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21 Mar 14. The Pentagon’s share of the White House’s $56bn Opportunity,
Growth and Security Initiative requests more than double the procurement money previously disclosed in budget documents earlier this month. The bill, which is separate from the US Defense Department’s $496bn 2015 base budget request, includes $26bn for Pentagon projects. More than one-third, $8.7bn, is eyed for procurement of new cargo aircraft, fighter jets, spy planes, helicopters and missiles. The procurement request also covers upgrades to existing aircraft, tanks, other ground vehicles and unmanned aircraft. The White House has proposed this money in addition to DoD’s base budget to make up for spending cuts caused by sequestration in 2013. The money, defense officials say, would help improve military readiness. Budget overview documents released earlier this month, when DoD sent its 2015 budget request to Congress, showed about $4bn aligned for procurement projects. The request included Boeing AH-64 Apaches, Sikorsky UH-60 Black Hawks, Boeing Chinooks, Boeing P-8 Poseidon spy planes, Lockheed Martin F-35 joint strike fighters, General Atomics Reapers and Lockheed C-130J transport aircraft. More detailed documents released this week show the Air Force’s request for 10 C-130Js is split evenly between rescue and special operations versions of the aircraft. The Navy request also includes money for the Bell-Boeing V-22 Osprey, Northrop Grumman’s E-2D Advanced Hawkeye and Boeing C-40 transport. The procurement request includes nearly $1bn for communications and electronics equipment, with about half of that money eyed for Army projects. Also included in the $26bn request is nearly $2bn for research-and-development projects. More than $10bn is eyed for operations and maintenance. In addition, the White House request includes nearly $3bn for more than 100 military construction projects at dozens of bases across the US. (Source: Defense News)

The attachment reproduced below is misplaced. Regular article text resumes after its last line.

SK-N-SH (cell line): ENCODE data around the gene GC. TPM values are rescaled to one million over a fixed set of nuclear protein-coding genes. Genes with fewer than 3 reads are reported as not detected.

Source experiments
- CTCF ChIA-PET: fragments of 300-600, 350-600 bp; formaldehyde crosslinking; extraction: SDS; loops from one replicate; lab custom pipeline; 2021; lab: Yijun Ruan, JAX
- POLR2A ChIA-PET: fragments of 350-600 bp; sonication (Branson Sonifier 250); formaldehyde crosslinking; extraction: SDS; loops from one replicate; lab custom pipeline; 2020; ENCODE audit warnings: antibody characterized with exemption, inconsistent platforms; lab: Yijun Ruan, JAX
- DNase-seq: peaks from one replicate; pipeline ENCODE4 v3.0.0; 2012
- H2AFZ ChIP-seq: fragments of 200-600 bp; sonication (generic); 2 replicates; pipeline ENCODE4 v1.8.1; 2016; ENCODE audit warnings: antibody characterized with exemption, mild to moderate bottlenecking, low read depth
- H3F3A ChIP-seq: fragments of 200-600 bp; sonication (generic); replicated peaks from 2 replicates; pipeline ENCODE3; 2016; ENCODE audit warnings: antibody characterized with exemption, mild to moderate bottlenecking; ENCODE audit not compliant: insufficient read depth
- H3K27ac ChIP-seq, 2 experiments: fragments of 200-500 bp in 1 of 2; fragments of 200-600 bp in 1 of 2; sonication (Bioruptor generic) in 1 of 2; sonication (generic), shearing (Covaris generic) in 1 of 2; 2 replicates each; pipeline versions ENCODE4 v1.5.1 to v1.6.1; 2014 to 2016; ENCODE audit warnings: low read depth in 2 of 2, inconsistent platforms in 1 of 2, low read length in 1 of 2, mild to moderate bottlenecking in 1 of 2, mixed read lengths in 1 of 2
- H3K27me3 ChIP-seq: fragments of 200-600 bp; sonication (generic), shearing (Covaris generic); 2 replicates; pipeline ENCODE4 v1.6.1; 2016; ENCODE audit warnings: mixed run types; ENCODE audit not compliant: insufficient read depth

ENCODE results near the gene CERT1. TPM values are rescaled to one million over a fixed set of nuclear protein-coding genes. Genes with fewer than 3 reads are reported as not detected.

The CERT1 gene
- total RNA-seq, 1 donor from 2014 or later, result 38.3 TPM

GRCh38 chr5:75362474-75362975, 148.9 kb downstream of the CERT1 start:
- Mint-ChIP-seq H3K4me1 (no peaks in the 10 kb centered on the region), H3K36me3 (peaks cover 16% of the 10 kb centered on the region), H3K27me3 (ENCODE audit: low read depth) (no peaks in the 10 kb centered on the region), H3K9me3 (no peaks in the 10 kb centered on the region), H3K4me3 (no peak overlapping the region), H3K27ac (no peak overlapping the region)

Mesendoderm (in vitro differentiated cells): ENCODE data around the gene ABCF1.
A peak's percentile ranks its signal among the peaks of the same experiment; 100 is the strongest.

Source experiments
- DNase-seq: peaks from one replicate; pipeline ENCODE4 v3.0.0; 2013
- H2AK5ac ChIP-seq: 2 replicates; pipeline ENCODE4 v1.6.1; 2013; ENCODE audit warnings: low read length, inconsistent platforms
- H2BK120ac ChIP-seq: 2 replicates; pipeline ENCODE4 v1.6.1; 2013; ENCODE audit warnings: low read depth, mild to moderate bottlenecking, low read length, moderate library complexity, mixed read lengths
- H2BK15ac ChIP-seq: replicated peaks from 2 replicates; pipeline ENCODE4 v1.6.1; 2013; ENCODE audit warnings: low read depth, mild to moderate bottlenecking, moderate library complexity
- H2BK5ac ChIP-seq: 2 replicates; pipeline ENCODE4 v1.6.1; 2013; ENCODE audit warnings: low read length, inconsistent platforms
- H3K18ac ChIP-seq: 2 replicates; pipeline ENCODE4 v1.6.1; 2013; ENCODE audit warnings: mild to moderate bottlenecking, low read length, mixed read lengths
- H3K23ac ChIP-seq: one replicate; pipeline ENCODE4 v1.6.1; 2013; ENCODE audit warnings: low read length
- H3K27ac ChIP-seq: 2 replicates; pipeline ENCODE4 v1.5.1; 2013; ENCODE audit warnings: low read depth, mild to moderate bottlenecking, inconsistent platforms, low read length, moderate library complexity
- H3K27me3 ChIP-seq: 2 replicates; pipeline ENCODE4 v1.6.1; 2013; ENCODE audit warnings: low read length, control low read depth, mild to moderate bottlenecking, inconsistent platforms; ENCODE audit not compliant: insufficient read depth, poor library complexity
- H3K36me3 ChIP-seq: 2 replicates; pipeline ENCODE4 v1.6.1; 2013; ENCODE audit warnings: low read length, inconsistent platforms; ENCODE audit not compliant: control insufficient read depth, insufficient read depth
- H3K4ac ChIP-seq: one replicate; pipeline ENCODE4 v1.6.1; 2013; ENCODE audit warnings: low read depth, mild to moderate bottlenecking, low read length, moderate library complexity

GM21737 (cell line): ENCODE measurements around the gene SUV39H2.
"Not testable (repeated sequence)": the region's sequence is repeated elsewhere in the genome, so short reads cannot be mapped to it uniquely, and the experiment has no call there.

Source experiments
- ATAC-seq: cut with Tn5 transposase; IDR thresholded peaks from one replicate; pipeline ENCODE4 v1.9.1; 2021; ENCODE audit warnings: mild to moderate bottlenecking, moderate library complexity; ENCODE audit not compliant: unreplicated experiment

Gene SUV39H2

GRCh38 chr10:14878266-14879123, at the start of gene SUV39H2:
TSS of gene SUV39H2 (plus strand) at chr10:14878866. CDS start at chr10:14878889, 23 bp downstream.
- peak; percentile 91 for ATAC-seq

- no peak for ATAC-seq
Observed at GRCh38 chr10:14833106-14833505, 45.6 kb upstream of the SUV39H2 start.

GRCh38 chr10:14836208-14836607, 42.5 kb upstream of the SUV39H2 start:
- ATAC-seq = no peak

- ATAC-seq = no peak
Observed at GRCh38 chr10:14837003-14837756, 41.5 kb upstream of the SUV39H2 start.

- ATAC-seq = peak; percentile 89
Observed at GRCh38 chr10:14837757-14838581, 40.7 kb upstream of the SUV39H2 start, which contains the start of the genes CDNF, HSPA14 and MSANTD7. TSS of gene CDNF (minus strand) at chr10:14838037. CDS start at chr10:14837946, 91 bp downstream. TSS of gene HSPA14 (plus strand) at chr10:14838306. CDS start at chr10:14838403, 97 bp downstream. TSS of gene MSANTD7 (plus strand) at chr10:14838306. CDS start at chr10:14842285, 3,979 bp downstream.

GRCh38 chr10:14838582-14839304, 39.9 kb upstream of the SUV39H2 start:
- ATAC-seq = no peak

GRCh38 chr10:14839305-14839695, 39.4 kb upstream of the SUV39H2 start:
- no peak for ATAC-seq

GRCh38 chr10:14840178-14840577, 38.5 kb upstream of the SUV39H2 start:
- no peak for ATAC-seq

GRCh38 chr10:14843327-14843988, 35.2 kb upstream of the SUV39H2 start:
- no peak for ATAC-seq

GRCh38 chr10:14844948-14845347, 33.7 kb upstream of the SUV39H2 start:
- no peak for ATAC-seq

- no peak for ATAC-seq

21 Mar 14. Congressional auditors have joined the
Pentagon’s chief arms tester in raising concerns about the pace of development of software on Lockheed Martin Corp’s new F-35 fighter jet and recommended the military’s F-35 program office assess the plane’s ability to integrate specific weapons by July. A report by the Government Accountability Office, a congressional watchdog agency, said delays in software testing could increase development costs and might mean that the Marine Corps and other military services might not have all the weapons capablities on their F-35 planes when they want to start using them in combat, according to sources briefed on the report. Air Force Lieutenant General Chris Bogdan, who runs the F-35 for the Pentagon, acknowledged that software remained the No. 1 technical risk on the $392bn weapons program. He said his office had adopted disciplined processes to deal with the complexity of writing, integrating and testing the millions of lines of software code being written for the new warplane. Bogdan said the F-35 program agreed with the GAO’s call for an assessment of the specific weapons capabilities that the F-35 would have when the Marine Corps and other military services want to start using it in combat, and already carefully monitored a series of software metrics. The GAO report was the latest in a series that focused on software risks facing the Pentagon’s biggest arms program. The program is nearly 70 percent over budget and years behind schedule, but U.S. officials say it is making steady progress. The Pentagon’s chief arms buyer, Frank Kendall, is also working on a report about software risks on the program. Lockheed is developing three models of the new warplane for the United States and eight countries that funded its design: Britain, Australia, Canada, Denmark, Norway, Italy, Turkey and the Netherlands. Israel and Japan have also ordered jets. Michael Gilmore, the Pentagon’s director of operational testing and evaluation, warned in a January report that ongoing software, mai

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